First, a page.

1997-07-01
Technical Paper
972493
M. A. Ryan, M. L. Homer, M. G. Buehler, K. S. Manatt, F. Zee, J. Graf
An Electronic Nose is being developed at JPL and Caltech for use in environmental monitoring in the International Space Station. The Electronic Nose (ENose) is an array of 32 polymer film conductometric sensors; the pattern of response may be deconvoluted to identify contaminants in the environment. An engineering test model of the ENose was used to monitor the air of the Early Human Test experiment at Johnson Space Center for 49 days. Examination of the data recorded by the ENose shows that major excursions in the resistance recorded in the sensor array may be correlated with events recorded in the Test Logs of the Test Chamber.
1997-07-01
Technical Paper
972491
A. Chutjian, O. J. Orient, V. Garkanian
A miniature quadrupole mass spectrometer array has been designed and tested. It consists of 16 rods in a 4 x 4 array. The ionizer is of a miniature Nier-type, and the detector is a channel-type multiplier. The demonstrated mass range is 1-300 u, and the resolution of the system is 0.1 -0.5 u (FWHM), or m/Δm = 600. The present sensitivity is measured and calculated to be approximately 1 x 1012 counts/torr-sec. Applications to NASA missions will be outlined, along with military and commercial uses.
1997-07-01
Technical Paper
972476
Glenn T. Tsuyuki, Virgil Mireles, Edward I. Lin, Arturo Avila
The Cassini spacecraft, NASA's mission to investigate the Saturn system, has undergone a system-level thermal balance test program to permit verification of the science instrument thermal designs in the simulated worst-case environments. Additionally, other objectives such as functional checkout, collection of thermal data for analytical model adjustment, and flight temperature transducer verification were also attained. In the interest of cost and schedule, transient off-sunpoint conditions were not tested. The test demonstrated that the required system resources such as heater power and radiator area were adequate. In the instance of the Cosmic Dust Analyzer, allowable flight temperature limits were violated, but this problem is being addressed without a significant impact to system resources or thermal design robustness. Finally, the thermal acceptability of a black Kapton “sock” was demonstrated for the magnetometer boom.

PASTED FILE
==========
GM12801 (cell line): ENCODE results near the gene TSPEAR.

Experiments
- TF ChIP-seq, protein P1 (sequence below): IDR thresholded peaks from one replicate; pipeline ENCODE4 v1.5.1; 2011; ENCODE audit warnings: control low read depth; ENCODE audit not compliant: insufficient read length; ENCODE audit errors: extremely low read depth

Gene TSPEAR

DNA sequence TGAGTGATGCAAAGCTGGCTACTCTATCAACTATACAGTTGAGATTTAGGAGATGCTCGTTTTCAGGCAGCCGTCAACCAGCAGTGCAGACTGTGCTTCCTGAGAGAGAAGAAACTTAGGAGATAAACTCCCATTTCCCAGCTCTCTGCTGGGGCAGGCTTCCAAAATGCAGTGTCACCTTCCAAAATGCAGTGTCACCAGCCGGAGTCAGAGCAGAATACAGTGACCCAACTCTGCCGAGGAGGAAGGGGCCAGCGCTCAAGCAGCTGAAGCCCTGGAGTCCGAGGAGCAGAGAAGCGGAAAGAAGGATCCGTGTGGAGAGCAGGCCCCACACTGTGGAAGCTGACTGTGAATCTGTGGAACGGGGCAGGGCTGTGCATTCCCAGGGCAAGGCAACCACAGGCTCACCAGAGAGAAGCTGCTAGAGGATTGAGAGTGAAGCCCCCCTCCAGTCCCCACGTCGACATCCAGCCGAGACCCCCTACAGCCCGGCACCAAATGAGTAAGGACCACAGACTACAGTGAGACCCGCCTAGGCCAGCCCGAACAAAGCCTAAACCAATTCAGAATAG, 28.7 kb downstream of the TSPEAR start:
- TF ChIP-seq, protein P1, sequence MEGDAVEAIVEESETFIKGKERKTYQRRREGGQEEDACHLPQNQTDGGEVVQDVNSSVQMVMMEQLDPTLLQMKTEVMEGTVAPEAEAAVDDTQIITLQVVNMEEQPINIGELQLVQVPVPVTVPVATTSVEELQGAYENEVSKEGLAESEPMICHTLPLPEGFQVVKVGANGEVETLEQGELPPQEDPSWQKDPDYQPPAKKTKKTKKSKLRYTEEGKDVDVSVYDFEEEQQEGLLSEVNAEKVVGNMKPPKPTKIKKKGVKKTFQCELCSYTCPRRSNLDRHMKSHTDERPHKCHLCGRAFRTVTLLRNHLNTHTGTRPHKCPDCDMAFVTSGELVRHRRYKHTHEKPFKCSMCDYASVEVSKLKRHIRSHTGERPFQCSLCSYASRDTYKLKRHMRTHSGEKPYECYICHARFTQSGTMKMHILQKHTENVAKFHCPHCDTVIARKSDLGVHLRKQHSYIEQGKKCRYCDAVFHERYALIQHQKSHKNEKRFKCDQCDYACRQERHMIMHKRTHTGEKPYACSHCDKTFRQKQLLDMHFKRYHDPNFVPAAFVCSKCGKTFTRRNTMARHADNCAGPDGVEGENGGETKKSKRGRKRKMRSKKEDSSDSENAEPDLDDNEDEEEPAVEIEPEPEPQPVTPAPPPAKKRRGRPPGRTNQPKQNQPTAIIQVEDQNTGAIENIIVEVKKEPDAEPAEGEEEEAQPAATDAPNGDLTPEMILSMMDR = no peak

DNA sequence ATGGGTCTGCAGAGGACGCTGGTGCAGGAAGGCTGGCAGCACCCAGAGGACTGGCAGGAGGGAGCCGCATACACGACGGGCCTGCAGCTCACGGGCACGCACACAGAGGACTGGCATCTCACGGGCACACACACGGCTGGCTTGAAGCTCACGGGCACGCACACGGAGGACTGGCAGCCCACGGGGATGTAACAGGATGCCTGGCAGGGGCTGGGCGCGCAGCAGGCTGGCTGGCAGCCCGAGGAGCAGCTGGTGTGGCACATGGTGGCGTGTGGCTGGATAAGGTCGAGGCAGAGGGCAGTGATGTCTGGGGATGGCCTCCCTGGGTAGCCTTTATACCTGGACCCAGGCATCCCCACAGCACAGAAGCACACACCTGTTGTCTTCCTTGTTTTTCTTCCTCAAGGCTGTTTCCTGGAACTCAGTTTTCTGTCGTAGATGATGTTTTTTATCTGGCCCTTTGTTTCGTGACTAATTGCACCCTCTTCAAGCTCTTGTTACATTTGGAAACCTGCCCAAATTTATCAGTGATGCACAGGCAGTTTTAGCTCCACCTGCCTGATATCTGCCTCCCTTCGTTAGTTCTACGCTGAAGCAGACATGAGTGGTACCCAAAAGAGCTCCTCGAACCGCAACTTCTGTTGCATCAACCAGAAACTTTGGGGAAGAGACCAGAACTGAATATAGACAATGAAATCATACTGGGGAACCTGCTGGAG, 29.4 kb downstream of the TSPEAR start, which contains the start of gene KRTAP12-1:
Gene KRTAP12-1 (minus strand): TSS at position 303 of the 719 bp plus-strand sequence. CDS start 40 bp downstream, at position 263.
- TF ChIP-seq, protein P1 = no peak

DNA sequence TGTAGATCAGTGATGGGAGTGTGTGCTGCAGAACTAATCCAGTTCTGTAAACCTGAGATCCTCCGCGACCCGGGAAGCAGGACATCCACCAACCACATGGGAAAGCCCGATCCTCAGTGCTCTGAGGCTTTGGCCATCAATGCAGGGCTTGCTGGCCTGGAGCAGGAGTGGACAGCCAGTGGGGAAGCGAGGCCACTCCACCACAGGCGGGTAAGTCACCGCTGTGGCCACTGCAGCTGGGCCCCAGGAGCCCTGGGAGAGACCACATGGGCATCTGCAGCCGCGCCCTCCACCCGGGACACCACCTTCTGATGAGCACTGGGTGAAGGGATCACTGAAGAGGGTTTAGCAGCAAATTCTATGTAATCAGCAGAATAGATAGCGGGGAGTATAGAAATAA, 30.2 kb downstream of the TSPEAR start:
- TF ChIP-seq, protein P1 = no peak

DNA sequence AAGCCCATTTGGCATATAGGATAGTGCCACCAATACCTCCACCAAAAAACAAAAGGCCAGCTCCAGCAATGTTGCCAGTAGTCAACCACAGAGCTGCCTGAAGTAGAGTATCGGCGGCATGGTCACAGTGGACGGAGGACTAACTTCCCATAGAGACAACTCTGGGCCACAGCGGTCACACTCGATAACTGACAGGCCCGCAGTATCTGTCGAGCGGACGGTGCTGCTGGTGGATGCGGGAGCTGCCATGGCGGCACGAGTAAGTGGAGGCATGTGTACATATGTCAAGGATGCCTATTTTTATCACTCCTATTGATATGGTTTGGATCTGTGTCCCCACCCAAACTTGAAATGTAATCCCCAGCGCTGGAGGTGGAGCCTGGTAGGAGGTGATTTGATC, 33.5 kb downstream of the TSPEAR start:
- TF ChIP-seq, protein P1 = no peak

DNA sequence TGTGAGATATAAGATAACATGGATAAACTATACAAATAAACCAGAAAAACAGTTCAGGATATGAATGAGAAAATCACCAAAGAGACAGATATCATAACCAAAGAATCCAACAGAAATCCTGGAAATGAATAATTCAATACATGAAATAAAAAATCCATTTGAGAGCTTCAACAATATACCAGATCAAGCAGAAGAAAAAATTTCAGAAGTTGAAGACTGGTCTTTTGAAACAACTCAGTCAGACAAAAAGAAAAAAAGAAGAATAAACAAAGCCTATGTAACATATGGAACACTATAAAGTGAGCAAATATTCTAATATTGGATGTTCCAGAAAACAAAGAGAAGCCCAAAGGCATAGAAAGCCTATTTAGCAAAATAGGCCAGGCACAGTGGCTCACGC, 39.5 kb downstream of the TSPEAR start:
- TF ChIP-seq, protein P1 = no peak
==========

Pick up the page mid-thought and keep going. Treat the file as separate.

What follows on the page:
1997-07-01
Technical Paper
972475
Virgil Mireles, Glenn T. Tsuyuki
The Cassini spacecraft, NASA's mission to investigate the Saturn system, has undergone a system-level thermal balance test program to permit verification of the engineering subsystem thermal designs in the simulated worst-case environments. Additionally, other objectives such as functional checkouts, collection of thermal data for analytical model adjustment, vacuum drying of propellant tanks, and flight temperature transducer verification were also completed. In the interest of cost and schedule, transient off-Sunpoint conditions were not tested. The testing demonstrated that the required system resources such as heater power and radiator area were adequate for all engineering subsystems. The only changes required from the results were related to the operation of some of the subsystems. In the instance of the thruster cluster assemblies, allowable flight temperature limits were exceeded for the assumed operational environment.
2012-10-22
Journal Article
2012-01-2148
Joseph I. Statman, Vahraz Jamnejad, Lee Nguyen